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Sunday, June 16, 2024
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HomeCulture WarWould you buy a car with a shrinking fuel tank?

Would you buy a car with a shrinking fuel tank?

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HAVING the technical knowledge of an amoeba, I’m not in any position to list the huge number of problems linked to electric vehicles (EVs) such as their eye-watering cost and their road- and car park-wrecking weight. There’s also their rare but potentially fatal tendency to turn into 2,000 degrees infernos due to a chain reaction known as ‘thermal runaway’. But I thought I’d ruminate for a moment on the differences between the power sources of EVs compared with petrol/diesel vehicles: an EV battery vs a petrol/diesel fuel tank.

With an EV battery:

·         the maximum range seems to be somewhere between 150 and 250 miles;

·         you’re advised to charge it only up to 80 per cent;

·         the battery degrades every time you charge it, thus reducing the range;

·         when the battery needs replacing (supposedly after eight to ten years but probably earlier), you’ll need to spend over £10,000 on a new one, so you might as well scrap your EV;

·         even a minor accident or bumping into a kerb may mean you have to buy a new £10,000 battery as it’s impossible to know whether the potentially explosive battery has been damaged;

·         owing to the high replacement cost of EV batteries, insuring EVs tends to be much more expensive than a petrol/diesel car;

·         many public chargers don’t work because thieves find it profitable to cut the cables to sell the copper.

With a petrol or diesel vehicle:

·         the fuel tank gives about three times the range of an EV;

·         you can fill the tank to 100 per cent of its capacity;

·         the tank remains the same size and gives the same range however many times you fill it;

·         even if you keep the vehicle for ten to 15 years, you’ll probably never need to buy a new fuel tank;

·         small accidents or bumps are unlikely to do any damage to your fuel tank;

·         thieves are unlikely to cut the fuel hoses in petrol stations to sell off the rubber.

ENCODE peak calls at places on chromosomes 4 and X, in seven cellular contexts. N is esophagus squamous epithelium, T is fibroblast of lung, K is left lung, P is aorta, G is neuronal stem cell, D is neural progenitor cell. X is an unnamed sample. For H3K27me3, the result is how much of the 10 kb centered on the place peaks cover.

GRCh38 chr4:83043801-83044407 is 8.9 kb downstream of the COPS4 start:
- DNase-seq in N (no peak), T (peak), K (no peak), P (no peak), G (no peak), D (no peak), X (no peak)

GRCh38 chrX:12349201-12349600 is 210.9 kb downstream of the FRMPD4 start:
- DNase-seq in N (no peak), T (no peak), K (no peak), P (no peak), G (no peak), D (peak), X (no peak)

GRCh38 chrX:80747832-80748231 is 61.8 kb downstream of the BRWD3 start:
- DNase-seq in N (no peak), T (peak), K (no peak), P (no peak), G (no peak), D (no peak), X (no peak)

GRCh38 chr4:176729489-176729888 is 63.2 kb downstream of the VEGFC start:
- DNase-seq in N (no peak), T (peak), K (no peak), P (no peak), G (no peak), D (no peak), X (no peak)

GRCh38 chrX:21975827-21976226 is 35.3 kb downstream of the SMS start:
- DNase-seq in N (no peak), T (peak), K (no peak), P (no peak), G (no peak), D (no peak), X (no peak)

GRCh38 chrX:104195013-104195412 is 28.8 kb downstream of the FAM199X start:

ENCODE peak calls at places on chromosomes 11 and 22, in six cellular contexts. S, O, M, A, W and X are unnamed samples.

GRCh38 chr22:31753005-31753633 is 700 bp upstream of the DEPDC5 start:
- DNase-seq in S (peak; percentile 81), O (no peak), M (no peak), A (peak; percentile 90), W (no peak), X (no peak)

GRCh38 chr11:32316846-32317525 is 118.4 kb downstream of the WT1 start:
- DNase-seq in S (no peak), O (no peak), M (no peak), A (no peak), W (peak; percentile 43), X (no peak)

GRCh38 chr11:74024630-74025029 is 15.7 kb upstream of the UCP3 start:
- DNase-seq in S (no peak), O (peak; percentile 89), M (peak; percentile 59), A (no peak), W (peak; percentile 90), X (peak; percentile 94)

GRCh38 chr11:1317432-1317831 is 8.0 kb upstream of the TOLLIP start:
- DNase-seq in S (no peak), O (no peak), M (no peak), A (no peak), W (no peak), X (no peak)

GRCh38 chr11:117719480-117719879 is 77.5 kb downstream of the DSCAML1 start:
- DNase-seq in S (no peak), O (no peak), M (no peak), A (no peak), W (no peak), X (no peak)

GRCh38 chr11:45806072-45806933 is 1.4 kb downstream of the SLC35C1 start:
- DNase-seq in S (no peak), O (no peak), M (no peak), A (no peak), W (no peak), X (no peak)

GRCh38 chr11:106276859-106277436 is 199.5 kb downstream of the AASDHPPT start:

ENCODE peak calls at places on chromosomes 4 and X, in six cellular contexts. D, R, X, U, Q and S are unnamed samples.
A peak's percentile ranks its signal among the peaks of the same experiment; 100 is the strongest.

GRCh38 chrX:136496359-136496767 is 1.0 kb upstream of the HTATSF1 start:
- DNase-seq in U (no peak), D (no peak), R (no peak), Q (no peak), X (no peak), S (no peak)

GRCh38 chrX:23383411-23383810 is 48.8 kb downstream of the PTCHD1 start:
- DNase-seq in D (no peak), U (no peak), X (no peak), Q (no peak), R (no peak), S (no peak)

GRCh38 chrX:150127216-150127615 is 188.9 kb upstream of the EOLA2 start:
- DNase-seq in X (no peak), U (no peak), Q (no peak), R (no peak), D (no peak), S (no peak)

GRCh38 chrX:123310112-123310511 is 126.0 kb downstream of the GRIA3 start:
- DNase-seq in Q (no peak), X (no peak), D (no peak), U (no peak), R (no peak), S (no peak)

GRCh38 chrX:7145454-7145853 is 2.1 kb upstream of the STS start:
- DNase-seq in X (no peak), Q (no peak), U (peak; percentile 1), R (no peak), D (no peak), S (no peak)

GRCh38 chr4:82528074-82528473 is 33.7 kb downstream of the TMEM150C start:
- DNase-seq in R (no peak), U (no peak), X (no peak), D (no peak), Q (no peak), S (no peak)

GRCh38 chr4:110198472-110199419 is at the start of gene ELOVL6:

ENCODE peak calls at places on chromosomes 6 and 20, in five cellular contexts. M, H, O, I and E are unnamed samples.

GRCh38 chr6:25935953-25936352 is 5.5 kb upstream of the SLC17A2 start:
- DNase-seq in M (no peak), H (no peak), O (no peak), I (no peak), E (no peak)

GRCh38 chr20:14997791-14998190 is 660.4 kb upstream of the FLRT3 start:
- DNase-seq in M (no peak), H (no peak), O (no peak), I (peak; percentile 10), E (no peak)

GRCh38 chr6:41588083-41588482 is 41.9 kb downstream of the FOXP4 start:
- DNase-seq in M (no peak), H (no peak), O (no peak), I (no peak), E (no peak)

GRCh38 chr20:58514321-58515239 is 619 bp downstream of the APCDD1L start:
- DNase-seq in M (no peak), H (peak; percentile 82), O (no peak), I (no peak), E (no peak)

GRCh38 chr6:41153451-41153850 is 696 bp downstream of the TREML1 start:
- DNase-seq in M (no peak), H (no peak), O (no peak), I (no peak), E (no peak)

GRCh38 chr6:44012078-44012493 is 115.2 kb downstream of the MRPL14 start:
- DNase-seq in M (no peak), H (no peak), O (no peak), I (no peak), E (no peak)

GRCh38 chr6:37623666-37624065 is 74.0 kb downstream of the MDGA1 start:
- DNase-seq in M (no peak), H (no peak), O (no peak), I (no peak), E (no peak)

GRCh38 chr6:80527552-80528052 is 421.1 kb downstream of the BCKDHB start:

Yet our rulers plan to force us all to buy expensive but largely useless EVs supposedly to save the planet from supposed (but non-existent) catastrophic anthropogenic climate change.

There will be several self-defeating results of our rulers’ policies:

·         people will keep their old petrol/diesel cars for longer to avoid having to buy a costly next-to-useless EV thus limiting the sales of newer, more technically-advanced, less-polluting petrol/diesel cars;

·         most Western car manufacturers will be forced to limit the sales of cheap, reliable petrol/diesel cars to reach government-mandated targets for sales levels of EVs;

·         some Western car manufacturers will be driven to bankruptcy as cheap Chinese EVs flood into our countries and as China maintains a near-monopoly on the metals needed to produce EVs;

·         several hundred thousand well-paid, skilled car-manufacturing jobs in the West will be lost as we continue to de-industrialise to reach fantasy levels of CO2 reductions. This will happen because of the ludicrous way each country measures its CO2 emissions. Countries aiming at Net Zero emissions count only the CO2 emitted by activities in that country. Anything produced in, say, China or India or wherever and then imported doesn’t count as part of any Western country’s CO2 emissions. This stupidity means that countries trying to reduce CO2 emissions will find it necessary to destroy their own manufacturing industries to hit their Net Zero targets.

Moreover, as I explain on page 291 of my book There Is No Climate Crisis, one key underlying reason for forcing expensive, next-to-useless EVs on us is our government’s clearly stated ambition to reduce the number of cars from around 33million to 20million or fewer by 2050. This aim is laid out in the government’s 2050 Net Zero plans, so it’s perhaps surprising that it hasn’t been more widely reported by our mainstream media.

Meanwhile, as sales of EVs collapse, people seem to be realising that it is ridiculous to buy a car with what is effectively an outrageously expensive shrinking fuel tank.

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David Craig
David Craig
David Craig's latest book THERE IS NO CLIMATE CRISIS is available as a paperback or ebook from Amazon

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